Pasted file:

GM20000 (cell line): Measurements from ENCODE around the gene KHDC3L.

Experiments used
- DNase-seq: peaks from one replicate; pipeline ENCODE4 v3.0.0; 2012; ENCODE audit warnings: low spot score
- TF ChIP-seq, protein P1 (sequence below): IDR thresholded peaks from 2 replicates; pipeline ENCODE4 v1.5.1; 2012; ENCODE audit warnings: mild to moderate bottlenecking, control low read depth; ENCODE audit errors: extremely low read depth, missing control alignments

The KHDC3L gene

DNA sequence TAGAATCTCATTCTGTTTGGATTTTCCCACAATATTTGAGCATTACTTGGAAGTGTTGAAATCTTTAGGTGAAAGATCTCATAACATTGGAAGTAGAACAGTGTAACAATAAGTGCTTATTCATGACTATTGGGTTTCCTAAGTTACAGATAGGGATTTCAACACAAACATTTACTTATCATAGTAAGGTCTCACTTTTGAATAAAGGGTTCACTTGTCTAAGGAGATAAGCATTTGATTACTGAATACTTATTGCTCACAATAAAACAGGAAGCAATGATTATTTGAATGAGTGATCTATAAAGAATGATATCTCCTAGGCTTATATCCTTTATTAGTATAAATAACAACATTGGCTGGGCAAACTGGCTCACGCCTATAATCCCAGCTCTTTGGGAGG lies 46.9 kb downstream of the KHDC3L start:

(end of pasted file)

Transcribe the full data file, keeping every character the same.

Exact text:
GM20000 (cell line): Measurements from ENCODE around the gene KHDC3L.

Experiments used
- DNase-seq: peaks from one replicate; pipeline ENCODE4 v3.0.0; 2012; ENCODE audit warnings: low spot score
- TF ChIP-seq, protein P1 (sequence below): IDR thresholded peaks from 2 replicates; pipeline ENCODE4 v1.5.1; 2012; ENCODE audit warnings: mild to moderate bottlenecking, control low read depth; ENCODE audit errors: extremely low read depth, missing control alignments

The KHDC3L gene

DNA sequence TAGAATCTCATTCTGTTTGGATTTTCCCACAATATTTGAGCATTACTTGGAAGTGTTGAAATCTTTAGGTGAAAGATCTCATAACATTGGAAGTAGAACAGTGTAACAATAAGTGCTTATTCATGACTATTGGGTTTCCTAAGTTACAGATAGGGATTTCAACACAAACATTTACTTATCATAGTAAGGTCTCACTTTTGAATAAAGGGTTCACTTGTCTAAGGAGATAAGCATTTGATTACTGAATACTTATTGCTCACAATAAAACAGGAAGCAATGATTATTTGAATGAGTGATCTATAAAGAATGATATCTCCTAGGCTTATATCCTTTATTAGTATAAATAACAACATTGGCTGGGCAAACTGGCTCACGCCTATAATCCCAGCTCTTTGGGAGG lies 46.9 kb downstream of the KHDC3L start: